Speaking at the 2019 Munich Security Conference late last week, US Vice President Mike Pence on Saturday made it clear that Washington is not ready to accept defeat on the Nord Stream 2, and urged the EU member states to reject the project.
German Chancellor Angela Merkel is concerned over “the prospect of further hardball tactics from the Trump administration” regarding the implementation of the Nord Stream 2 gas pipeline project, Bloomberg cited three unnamed sources as saying on Tuesday.
“US diplomats leaned on officials in Paris and Brussels to join their opposition to the Nord Stream 2 project over the past 10 days as Merkel thrashed out an agreement over the plan with France,” the source pointed out.
The remarks came after Merkel defended the development of the project during her speech at the 2019 Munich Security Conference, dismissing US concerns that Nord Stream 2 will weaken Europe’s strategic position.
US Vice President Mike Pence, for his part, reiterated Washington’s irreconcilable stance on the issue, urging its EU partners to follow suit.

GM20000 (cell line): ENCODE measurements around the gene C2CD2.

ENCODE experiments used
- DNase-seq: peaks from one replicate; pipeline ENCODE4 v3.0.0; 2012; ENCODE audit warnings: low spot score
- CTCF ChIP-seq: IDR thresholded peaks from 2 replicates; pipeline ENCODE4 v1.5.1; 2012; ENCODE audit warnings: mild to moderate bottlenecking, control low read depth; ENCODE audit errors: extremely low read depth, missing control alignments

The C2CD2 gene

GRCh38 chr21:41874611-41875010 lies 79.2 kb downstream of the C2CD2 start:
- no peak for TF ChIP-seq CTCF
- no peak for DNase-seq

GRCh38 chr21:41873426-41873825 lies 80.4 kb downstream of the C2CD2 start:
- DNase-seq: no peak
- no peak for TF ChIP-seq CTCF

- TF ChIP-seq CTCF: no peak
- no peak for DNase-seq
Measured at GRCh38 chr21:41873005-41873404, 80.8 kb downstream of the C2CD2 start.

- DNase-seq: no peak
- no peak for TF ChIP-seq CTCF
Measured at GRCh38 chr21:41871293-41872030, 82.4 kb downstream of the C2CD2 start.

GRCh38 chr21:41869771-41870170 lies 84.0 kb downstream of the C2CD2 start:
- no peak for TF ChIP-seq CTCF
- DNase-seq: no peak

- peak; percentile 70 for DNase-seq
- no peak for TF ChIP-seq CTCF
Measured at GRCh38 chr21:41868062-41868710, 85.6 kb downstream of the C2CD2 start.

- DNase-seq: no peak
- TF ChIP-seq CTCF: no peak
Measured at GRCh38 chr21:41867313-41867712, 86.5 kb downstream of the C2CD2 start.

Earlier this month, Merkel announced that France and Germany had clinched a compromise agreement on regulations concerning Nord Stream 2 which specifically empowers Berlin as the key negotiator with Russia on the pipeline project.
The agreement was reached after France contravened Germany and decided to back the new regulations ahead of a vote on amendments to the Gas Directive that would let the European Commission gain leverage over the Nord Stream 2 project.
Last month, US Ambassador to Germany Richard Grenell warned companies based in the country that they may face sanctions from Washington over their participation in the project.
“As you are aware, the United States strongly opposes Nord Stream 2. […] The pipeline poses serious geopolitical consequences to our European allies and partners,” he wrote in a letter obtained by the German newspaper Bild am Sonntag newspaper.
The Nord Stream 2 is a joint venture between the Russian company Gazprom, Engie of France, OMV of Austria, the Anglo-Dutch company Royal Dutch Shell, as well as the Germany companies Uniper and Wintershall.
The project aims to deliver 55 billion cubic metres of Russian natural gas per year to the European Union via the Baltic Sea, bypassing Ukraine.